Flat mica washer 20 is disposed on the upper surface of flange 14b. A ceramic ring 22 is concentrically disposed on mica washer 20 around terminal tube 14a. Ceramic ring 22 has an upward, decreasing taper 22a on its outer surface. A flared lower end 24 of a tubular, upper metal shield 26 nests on the tapered outer surface of ceramic ring 22. An annular metal gasket 28 surrounds the flared lower end 24 of shield 26. Below terminal flange 14b is an upper metal sealing ring 30, a circumferential flange 12a around the open upper end of the electrolyte tube 12, and metal lower sealing ring 32. A cup-shaped lower metal shield 34 is affixed to the lower end of shell 10, surrounding the otherwise exposed lower end of electrolyte tube 12. Lower metal shield 34 has louvers 36, for entry of exhaust gases. All of the aforementioned elements are coaxially aligned.
The sealing rings 28 and 30 can be of any soft metal, such as copper or nickel. The shell 10, metal shields 26 and 34, and at least the outer covering of heater 16 are made of metal which will withstand the conditions of sensor use, as for example at least stainless steel and preferably a nickel-based alloy. Ceramic ring 22 can be of any suitable ceramic, as for example alumina. Annular metal gasket 28 can be of soft steel.
On its outer surface, tubular metal shell 10 has circumferential threads 38 for mounting the sensor in an automobile exhaust pipe 42. Above threads 38 is an outer annular soft steel gasket 40. Above gasket 40 is a circumferential hexagonal array of surface flats 39, for tightening shell 10 in the exhaust pipe 42. If desired, the sensor could be alternatively mounted in an exhaust system manifold, tailpipe, or special parallel exhaust passage. On its inner surface, shell 10 has lower inward circumferential flange 44, providing an annular sloped shoulder 46. Shoulder 46 forms a tapered seat, on which lower sealing ring 32 is disposed. The upper end of shell 10 has an inward circumferential flange 48, formed by crimping or rolling over the soft steel gasket 28. Sloped shoulder 46 and upper flange 48 cooperate to concentrically clamp the aforementioned flanges, rings and washers within shell 10 in a predetermined fixed relationship.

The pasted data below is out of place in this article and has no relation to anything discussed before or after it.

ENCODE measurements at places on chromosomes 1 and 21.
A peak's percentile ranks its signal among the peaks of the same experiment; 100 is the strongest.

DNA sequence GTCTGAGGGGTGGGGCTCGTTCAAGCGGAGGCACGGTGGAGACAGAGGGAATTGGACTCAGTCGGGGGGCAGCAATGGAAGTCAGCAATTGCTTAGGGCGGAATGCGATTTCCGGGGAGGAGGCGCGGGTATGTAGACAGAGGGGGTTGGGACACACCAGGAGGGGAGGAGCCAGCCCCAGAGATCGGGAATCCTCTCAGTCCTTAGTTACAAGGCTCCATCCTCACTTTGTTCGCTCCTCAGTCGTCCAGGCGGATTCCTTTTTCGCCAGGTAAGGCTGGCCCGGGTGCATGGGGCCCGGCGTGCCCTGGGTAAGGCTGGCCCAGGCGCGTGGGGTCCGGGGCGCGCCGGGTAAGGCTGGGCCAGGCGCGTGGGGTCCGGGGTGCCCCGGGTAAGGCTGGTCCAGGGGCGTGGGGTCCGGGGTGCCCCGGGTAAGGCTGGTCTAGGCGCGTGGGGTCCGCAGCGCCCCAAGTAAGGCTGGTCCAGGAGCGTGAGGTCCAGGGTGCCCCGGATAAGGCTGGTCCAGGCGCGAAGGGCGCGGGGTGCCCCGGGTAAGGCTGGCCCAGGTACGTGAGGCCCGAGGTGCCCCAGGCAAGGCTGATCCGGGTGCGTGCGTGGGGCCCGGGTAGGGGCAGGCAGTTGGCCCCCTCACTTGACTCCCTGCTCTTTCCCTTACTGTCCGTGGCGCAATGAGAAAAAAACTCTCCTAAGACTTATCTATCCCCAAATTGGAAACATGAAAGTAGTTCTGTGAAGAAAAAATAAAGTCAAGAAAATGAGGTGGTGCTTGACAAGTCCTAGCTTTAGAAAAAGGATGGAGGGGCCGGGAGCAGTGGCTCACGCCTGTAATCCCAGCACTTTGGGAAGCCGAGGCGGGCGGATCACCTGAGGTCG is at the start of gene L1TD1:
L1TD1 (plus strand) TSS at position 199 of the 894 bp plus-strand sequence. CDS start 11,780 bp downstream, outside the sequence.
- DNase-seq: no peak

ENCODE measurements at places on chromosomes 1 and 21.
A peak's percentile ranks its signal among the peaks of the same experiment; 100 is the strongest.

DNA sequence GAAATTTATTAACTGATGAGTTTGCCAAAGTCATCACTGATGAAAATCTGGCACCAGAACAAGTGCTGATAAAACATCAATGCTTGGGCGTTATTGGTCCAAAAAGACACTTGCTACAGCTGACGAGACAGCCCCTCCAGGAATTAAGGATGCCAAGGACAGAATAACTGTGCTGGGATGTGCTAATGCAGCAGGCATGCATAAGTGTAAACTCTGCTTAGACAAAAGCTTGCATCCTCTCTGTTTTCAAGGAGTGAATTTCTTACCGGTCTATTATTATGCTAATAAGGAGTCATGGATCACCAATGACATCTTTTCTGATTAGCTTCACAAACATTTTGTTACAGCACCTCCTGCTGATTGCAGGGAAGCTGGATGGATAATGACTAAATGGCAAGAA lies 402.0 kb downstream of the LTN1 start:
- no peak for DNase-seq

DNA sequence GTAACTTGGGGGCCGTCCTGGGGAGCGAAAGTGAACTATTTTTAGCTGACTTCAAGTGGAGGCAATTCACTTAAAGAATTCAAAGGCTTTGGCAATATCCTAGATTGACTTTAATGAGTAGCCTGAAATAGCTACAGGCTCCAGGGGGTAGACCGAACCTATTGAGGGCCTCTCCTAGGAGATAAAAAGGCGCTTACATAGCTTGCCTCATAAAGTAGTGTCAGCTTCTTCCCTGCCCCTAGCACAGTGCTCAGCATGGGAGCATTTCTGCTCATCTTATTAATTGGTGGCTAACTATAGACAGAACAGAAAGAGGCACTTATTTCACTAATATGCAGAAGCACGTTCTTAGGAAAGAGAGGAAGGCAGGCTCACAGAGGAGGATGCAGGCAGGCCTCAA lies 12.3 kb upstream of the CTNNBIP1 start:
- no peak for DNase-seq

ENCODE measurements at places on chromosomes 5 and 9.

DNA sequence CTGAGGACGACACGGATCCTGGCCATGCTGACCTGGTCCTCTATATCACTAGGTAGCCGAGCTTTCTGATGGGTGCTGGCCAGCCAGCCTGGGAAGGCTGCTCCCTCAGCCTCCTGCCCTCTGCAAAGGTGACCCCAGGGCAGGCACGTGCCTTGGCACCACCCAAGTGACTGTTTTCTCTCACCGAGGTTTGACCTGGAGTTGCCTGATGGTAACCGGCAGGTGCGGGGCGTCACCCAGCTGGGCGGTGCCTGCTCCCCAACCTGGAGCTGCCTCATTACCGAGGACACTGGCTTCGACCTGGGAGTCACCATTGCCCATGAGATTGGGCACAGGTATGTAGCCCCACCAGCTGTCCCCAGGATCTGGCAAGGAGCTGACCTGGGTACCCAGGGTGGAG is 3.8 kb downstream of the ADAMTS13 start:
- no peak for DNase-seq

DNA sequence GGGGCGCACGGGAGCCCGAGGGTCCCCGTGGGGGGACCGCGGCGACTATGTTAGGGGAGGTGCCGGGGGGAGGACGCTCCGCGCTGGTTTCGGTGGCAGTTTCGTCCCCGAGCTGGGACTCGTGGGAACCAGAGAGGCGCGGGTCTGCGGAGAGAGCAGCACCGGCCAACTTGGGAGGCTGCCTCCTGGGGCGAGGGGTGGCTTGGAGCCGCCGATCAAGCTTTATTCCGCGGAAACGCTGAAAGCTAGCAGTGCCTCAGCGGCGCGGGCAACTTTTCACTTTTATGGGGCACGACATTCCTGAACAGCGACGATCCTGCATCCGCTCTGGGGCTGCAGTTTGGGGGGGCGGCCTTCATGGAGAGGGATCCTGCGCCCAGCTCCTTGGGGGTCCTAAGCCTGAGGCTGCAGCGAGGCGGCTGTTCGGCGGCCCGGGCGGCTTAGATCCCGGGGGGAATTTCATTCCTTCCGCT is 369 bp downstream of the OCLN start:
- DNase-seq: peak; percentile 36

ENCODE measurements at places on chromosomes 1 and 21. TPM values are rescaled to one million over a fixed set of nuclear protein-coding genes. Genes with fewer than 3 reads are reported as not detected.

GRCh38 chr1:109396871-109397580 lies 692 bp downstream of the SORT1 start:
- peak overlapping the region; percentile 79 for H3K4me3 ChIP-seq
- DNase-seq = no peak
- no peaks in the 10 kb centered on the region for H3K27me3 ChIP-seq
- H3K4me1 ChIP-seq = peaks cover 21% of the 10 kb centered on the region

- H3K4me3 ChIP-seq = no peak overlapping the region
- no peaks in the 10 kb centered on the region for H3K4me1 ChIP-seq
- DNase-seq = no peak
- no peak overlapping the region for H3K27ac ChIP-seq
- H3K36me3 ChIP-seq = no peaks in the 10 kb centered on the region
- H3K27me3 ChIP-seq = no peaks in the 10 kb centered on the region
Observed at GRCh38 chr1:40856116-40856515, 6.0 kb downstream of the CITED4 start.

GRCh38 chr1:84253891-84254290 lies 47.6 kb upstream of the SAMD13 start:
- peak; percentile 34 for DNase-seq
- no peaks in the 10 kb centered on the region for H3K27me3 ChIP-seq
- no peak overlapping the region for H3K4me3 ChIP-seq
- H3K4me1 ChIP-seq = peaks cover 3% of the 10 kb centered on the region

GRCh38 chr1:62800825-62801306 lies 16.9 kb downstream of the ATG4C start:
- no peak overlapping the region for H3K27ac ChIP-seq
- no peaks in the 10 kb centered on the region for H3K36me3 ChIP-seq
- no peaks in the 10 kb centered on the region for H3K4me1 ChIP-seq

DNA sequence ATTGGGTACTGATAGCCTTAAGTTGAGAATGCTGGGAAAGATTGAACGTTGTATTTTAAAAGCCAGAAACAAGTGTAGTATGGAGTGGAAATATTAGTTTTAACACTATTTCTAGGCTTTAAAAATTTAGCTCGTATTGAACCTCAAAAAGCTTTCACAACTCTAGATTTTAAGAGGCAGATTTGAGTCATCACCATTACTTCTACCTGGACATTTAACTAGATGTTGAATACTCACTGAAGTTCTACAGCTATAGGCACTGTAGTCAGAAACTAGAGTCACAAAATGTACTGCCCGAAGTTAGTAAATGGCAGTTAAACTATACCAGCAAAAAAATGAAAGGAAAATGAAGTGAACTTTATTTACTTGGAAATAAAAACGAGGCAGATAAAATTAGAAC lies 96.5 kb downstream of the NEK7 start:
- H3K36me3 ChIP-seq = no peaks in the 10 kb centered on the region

The inner surface of shell 10 is generally cylindrical. Above shoulder 46 it has a larger diameter portion 50 and a smaller diameter portion 52. Portion 50 is of larger diameter to radially space shell 10 from the outer periphery of electrode terminal flange 14b, for electrical isolation purposes. Portion 52 is of a diameter only slightly larger than the outer diameter of the adjacent electrolyte tube flange 12a. The adjacent tube and shell diameters are sufficiently close to provide substantial coaxial alignment but not so close as to prevent easy assembly. About 0.040 inch or less nominal difference may be suitable.